Food & Drink

Cell-Cultured Seafood Isn’t just An Idea; It’s A Reality

Cell-cultured meat—that is, animal-based meat grown from animal cells rather than slaughtered animals, also referred to as “cultivated meat,” “cultured meat,” “cell-based meat,” and “lab-grown meat,” among other names—is having a moment. Good Meat, the cell-cultured meat division of Eat Just, recently announced plans for a U.S.-based commercial-scale meat facility, capable of making up to 30 million pounds of meat a year; and in April, UPSIDE Foods (formerly Memphis Meats), another leading cell-cultured meat company, took in $400 million in Series C funding, touting it as “the largest round in the industry to date.” Once merely a futuristic idea, cell-cultured meat, with its promise of cruelty-free and environmentally friendly animal protein, unlike meat from animals raised in factory farms, is poised to be on American plates in the coming years.

I expect this to be true, in part because last week, it was on my plate. Wildtype, a cell-cultured meat company pioneering the field of cellular agriculture to grow cuts of seafood, without fishing or fish farming, invited me to a private tasting at a sushi bar in the East Village of Manhattan to try its sushi-grade salmon. As the first and only cell-cultured seafood brand to raise $100 million in Series B funding, and with high-profile investors like Leonardo DiCaprio, Robert Downing Jr., and Jeff Bezos, I had high expectations; I was not disappointed. In fact, it tasted exactly like conventional sushi-grade salmon (which arguably isn’t the case with many plant-based alternatives), and as a bonus, didn’t have any of the common contaminants such as mercury, microplastics, antibiotics, or pesticides. And neither a single salmon, nor any by-catch, was harmed in the process. How exactly does Wildtype achieve this culinary feat?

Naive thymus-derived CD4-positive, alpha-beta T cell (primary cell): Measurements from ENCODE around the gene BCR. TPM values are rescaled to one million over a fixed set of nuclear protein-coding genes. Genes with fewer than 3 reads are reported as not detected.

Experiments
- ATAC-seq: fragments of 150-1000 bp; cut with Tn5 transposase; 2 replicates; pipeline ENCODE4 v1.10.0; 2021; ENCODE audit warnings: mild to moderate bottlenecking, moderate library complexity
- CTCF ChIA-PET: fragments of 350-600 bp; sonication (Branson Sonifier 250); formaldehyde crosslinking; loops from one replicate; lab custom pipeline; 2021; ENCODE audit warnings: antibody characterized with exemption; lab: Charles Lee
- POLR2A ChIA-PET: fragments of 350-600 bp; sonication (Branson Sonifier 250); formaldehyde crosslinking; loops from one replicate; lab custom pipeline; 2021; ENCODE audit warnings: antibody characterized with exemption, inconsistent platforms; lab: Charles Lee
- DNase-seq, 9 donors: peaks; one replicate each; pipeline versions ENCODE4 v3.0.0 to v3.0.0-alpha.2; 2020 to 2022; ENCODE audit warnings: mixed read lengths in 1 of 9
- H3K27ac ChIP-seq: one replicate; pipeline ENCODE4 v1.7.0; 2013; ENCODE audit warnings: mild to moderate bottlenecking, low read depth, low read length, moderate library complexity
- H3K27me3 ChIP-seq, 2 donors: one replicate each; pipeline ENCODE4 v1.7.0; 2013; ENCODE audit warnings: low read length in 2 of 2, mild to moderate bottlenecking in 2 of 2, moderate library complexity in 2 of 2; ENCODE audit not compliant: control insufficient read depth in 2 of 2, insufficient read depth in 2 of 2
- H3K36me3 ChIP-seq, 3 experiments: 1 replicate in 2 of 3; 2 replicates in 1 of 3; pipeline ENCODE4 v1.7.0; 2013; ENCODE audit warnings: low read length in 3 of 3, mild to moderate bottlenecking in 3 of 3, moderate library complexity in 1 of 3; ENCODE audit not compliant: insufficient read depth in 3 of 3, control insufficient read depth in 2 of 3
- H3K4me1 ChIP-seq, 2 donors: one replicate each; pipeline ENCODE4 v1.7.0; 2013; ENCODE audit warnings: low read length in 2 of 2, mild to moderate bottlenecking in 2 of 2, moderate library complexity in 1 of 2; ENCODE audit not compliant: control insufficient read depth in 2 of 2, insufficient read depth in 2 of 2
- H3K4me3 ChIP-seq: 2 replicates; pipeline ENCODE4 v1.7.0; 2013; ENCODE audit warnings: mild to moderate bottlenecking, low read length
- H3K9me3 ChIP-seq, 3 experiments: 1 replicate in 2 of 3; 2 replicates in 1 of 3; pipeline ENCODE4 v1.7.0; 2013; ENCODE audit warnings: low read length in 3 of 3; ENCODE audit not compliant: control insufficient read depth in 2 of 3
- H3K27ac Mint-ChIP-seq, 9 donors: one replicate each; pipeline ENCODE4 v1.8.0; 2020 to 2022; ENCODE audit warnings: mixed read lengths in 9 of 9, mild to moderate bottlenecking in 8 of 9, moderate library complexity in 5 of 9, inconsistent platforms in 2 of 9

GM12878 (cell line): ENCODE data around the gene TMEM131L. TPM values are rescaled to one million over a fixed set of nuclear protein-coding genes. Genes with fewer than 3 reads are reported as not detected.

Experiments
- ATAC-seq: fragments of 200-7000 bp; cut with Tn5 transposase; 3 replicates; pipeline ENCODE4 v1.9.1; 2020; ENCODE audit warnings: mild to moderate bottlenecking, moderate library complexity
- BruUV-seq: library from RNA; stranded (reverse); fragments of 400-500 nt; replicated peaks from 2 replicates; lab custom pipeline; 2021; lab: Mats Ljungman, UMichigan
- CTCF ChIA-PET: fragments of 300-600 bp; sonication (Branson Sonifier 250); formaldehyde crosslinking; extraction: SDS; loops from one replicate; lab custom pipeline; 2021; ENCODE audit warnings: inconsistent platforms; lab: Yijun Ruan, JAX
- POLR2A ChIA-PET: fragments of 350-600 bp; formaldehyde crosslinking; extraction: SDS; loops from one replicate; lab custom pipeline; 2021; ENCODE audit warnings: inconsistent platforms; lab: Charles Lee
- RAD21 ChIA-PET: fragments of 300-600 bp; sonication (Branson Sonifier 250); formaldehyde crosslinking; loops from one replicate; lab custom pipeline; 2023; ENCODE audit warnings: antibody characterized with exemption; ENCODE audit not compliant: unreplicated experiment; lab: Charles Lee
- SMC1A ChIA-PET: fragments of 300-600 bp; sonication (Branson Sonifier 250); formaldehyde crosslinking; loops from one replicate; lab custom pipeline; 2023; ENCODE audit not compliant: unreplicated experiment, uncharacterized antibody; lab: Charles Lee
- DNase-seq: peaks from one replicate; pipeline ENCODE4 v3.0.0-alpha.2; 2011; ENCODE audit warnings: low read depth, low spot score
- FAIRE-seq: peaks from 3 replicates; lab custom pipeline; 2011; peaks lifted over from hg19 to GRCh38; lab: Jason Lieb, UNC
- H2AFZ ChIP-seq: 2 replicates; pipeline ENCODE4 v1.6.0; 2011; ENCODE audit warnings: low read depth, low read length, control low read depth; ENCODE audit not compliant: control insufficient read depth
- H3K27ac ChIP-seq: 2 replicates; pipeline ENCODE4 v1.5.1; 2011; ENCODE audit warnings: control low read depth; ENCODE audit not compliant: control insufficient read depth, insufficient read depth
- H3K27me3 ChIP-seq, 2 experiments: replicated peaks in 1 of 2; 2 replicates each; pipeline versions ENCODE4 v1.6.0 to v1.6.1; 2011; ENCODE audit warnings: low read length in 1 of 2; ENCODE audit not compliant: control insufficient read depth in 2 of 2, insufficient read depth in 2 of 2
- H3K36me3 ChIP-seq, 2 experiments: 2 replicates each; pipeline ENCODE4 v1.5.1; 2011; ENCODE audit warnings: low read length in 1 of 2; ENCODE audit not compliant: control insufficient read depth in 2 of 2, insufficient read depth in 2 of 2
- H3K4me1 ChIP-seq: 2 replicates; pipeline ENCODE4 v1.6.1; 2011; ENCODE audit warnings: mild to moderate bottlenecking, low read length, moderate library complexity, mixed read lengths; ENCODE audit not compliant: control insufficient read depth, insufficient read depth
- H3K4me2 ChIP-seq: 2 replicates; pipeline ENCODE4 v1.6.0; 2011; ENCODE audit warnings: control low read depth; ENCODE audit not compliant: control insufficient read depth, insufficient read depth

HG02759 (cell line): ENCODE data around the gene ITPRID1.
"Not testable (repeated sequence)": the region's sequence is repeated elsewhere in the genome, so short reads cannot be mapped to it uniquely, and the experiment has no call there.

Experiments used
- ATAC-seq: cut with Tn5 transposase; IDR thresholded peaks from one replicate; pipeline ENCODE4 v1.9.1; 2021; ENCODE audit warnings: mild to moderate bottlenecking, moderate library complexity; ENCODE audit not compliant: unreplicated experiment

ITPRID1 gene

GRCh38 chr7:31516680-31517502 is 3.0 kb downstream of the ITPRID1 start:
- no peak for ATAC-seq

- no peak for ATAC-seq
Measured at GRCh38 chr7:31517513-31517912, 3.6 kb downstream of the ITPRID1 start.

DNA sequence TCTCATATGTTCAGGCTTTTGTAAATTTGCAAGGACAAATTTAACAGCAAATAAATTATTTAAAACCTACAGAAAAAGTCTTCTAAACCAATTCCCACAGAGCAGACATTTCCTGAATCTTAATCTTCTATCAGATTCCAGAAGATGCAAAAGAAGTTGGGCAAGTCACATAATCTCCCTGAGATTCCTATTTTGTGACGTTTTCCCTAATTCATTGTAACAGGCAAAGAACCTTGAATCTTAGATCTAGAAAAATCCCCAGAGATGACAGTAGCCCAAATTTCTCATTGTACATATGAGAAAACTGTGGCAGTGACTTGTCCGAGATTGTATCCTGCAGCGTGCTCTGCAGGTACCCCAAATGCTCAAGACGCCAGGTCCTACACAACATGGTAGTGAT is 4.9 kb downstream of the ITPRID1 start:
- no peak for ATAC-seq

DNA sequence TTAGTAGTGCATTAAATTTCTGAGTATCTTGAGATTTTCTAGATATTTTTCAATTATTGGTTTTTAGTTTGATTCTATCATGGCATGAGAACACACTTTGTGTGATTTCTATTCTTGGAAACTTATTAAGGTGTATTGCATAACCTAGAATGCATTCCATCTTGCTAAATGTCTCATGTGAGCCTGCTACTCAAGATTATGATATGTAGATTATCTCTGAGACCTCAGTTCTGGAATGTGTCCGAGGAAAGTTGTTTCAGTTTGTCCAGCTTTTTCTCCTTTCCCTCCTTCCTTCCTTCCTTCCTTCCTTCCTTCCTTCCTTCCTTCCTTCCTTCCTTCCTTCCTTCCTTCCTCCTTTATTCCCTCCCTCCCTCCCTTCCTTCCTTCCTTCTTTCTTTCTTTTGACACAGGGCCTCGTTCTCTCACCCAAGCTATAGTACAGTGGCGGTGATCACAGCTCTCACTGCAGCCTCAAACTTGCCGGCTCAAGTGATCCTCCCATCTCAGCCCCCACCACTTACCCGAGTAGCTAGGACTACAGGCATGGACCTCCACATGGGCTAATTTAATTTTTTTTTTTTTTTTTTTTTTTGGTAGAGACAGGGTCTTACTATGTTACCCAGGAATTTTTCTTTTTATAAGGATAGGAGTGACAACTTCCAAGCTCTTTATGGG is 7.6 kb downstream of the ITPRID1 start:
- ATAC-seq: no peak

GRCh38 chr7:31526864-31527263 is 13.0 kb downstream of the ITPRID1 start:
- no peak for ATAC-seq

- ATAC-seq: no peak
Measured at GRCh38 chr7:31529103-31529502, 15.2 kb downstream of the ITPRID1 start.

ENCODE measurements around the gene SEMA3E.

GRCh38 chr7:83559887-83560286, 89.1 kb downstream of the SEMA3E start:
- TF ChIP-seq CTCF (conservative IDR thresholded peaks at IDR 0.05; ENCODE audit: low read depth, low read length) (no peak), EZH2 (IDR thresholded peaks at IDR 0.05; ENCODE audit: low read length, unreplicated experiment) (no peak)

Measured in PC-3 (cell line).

“We start by isolating cells from salmon found along the northern Pacific coast,” Aryé Elfenbein, co-founder of Wildtype tells me. “This process needs to be completed only once for every species because cells, like a sourdough starter in bread baking, are able to grow nearly indefinitely. Next, we grow salmon cells in large cultivators similar to those found in breweries. Lastly, cells are harvested from our tanks and grown on three-dimensional, plant-derived scaffolds to recreate the texture of natural fish fillets. These scaffolds guide the cells to become the fatty and lean components of salmon.”

Born in Israel and raised in Australia, Elfenbein is leveraging cellular agriculture to combine his deep passion for medicine and his unique childhood connection to the ocean. During a return visit back to Australia, he saw parts of the country that used to be rainforests that are now being used for cattle. Seeing the environmental problems associated with industrial animal agriculture first-hand caused Elfenbein to question the feasibility of raising animals for food, both on land and in the sea, in meeting the planet’s growing demand for food. Drawing upon his medical degree and research focused on cardiac regeneration following heart attacks, Elfenbein was inspired to apply the principles of stem cell biology beyond medicine and to address the growing problems in our food system.